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I collecting up many of my older projects and random code fragments and organizing them in a codebase. I'm trying to figure out if smaller libraries would be more efficient than a large one.

The codebase will be used in Browser Applets, Desktop applications and Server applications. Many thanks.

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closed as not constructive by John Conde, sachleen, Kevin, bensiu, mgibsonbr Oct 25 '12 at 3:23

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2 Answers 2

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As far as I know the Class Loader and Security Manager hit performance at LEAST once, the first time you load a certain class.
The JVM loads ALL related classes (JARs, in the end) to memory at launch, if they're "linked" in an import.
This is how "loading on demand" happens, if using reflection etc.

But the bottom line I wanted to tell you is that if I were you, I'd break the code to as many pieces as possible.
This will give much better maintainability in the long run and that particular point is extremely important in every software life cycle.

Good luck!

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in general i agree, but in terms of applets, less libraries is better. For each library the browser has to open a brand new http connection to fetch it. The less connections, the faster your project will load. Perhaps you could develop in different modules and produce an uber-jar for your applet code. –  Matt Oct 25 '12 at 3:46
@Matt yea, this is the same consideration when delivering JS files etc'. In the end, you can combine them, but being unable to maintain the code is simply unacceptable. –  Poni Oct 25 '12 at 17:10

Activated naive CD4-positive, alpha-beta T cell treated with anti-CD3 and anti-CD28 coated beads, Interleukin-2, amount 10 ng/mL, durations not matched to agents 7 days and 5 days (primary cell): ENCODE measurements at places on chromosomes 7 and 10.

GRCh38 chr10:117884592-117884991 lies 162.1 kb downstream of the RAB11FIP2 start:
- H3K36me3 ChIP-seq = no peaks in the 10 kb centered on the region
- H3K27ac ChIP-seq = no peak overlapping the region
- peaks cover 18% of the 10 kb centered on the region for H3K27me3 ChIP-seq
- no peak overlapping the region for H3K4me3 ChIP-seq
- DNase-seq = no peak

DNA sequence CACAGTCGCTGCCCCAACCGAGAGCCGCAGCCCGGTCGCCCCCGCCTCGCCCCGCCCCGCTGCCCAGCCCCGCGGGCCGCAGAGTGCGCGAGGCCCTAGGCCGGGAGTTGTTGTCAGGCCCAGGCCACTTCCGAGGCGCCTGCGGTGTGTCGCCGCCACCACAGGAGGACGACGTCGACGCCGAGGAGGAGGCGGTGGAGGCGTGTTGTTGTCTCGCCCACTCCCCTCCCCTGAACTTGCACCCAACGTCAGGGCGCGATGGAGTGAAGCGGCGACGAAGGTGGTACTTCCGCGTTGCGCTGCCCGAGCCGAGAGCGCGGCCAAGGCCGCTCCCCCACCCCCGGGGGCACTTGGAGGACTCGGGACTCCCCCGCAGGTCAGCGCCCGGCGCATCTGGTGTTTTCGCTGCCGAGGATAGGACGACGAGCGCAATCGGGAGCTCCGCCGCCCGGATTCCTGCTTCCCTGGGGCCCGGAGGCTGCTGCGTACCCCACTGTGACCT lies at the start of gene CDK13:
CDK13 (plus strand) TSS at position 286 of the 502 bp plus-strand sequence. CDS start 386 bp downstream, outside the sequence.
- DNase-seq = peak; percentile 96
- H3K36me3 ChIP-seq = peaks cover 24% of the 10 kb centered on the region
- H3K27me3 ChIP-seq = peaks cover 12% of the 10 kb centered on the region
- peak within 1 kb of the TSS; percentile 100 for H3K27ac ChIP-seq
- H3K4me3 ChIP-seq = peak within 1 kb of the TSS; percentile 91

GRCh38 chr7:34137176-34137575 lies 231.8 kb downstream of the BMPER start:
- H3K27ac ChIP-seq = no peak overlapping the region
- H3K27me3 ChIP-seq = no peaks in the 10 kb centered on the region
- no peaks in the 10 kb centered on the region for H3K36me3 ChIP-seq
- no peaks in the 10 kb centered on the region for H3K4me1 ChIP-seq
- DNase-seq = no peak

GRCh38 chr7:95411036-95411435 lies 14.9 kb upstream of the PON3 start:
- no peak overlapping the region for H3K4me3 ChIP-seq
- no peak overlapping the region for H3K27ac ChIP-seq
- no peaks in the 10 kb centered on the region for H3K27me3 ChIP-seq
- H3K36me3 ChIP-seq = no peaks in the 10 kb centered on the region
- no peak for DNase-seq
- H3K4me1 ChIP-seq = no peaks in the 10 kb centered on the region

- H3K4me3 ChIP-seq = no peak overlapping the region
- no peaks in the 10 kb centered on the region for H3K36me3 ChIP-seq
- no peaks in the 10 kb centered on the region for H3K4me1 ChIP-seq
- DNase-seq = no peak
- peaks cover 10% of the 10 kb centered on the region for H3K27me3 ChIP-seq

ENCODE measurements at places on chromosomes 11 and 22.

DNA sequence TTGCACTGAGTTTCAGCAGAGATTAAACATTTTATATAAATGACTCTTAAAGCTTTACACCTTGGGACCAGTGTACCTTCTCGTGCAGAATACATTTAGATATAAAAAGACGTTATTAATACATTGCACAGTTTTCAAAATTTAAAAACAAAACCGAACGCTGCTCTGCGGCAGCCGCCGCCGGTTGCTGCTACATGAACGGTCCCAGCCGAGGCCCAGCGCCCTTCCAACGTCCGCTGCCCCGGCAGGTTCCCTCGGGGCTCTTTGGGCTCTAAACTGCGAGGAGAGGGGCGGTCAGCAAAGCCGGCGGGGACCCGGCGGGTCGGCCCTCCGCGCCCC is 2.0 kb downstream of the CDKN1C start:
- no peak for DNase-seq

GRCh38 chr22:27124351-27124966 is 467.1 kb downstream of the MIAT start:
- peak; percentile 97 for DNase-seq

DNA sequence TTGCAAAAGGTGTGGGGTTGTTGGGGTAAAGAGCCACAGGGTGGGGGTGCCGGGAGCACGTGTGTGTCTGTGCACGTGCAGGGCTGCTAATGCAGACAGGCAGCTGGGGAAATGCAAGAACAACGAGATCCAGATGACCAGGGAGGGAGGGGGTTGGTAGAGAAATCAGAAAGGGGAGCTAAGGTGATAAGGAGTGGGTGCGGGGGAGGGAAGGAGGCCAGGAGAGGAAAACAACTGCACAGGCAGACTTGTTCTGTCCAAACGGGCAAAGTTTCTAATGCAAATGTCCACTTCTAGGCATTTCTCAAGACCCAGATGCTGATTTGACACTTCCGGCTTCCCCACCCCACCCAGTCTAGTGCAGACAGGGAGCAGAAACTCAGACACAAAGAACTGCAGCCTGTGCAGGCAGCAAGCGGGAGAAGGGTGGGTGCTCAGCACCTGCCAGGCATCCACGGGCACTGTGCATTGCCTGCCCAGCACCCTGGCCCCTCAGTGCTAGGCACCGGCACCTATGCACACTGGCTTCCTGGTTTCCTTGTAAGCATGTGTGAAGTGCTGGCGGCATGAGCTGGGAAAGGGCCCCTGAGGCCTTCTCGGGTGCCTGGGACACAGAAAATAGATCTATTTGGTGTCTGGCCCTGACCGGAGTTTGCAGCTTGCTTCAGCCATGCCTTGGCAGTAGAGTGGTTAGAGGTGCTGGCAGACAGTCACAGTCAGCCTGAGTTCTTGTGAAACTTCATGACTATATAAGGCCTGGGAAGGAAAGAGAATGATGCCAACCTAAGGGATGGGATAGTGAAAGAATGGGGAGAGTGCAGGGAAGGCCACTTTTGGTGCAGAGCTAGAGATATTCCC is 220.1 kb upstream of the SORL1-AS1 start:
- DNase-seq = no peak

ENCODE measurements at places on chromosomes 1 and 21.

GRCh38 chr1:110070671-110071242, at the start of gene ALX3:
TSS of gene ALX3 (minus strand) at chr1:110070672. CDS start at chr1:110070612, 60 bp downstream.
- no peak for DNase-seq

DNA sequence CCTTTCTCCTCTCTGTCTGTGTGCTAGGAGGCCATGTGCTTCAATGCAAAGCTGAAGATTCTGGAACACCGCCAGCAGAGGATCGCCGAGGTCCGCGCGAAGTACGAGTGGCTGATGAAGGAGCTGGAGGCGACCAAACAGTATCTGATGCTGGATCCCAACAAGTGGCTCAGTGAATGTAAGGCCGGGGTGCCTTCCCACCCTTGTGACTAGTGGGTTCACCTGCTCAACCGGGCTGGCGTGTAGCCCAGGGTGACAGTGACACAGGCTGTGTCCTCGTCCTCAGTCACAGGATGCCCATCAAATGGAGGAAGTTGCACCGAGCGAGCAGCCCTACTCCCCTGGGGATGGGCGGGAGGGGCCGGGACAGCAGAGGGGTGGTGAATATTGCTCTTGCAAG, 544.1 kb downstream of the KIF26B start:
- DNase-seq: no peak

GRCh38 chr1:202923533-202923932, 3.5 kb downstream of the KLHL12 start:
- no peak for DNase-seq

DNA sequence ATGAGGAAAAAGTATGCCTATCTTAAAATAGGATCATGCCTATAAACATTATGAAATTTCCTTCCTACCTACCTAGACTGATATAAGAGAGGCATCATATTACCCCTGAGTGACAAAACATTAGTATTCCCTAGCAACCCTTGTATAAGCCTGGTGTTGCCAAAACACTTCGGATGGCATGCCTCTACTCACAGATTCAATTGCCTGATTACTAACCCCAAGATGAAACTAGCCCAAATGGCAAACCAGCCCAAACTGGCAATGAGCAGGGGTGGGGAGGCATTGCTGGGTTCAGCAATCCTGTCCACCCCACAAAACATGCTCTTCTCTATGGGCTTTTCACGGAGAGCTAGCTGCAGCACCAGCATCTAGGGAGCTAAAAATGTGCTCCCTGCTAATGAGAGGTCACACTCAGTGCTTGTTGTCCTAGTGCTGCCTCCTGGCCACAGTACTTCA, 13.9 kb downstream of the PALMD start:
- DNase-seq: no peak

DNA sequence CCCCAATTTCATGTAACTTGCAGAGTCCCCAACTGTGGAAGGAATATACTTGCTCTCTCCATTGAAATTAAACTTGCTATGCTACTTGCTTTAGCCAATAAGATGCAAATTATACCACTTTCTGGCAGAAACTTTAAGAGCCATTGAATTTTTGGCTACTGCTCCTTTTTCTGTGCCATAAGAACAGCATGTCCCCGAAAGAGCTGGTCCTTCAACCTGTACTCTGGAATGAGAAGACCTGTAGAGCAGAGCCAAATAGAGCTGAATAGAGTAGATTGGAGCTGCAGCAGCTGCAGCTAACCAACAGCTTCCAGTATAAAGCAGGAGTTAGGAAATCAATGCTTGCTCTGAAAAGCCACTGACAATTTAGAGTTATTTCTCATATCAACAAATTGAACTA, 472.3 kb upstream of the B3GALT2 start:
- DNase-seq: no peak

Personally, I try and organize my code libraries in groups of functionality.

If I'm doing a simple console or web project, I don't really want to drag all my UI library code with it. Equally, I have several UI libraries, split into things like utilities, components and animation/advance or specialty libraries.

This, for me, tends to create lots of small, very specific libraries (some which are reliant on others - many of my libraries are reliant a the same core/utility library for instance), but provides a great deal of flexibility as I can pick those libraries which are best going to support the current project without the need to drag a lot of, otherwise, useless baggage.

It does make management a little more complicated (as you need to remember where things are, but if you're careful about how you name and group them it should be okay) and may make the build process longer (depending on what build system you use).

From an execution point of view, I don't think it's going to make a massive difference (other then if you're doing things like network deployment, then size matters ;))


It does help keep the projects to a small size, as they carry far less dead weight then if you had a small number of monolithic libraries...(this is a situation where in at work and it's a complete pain).

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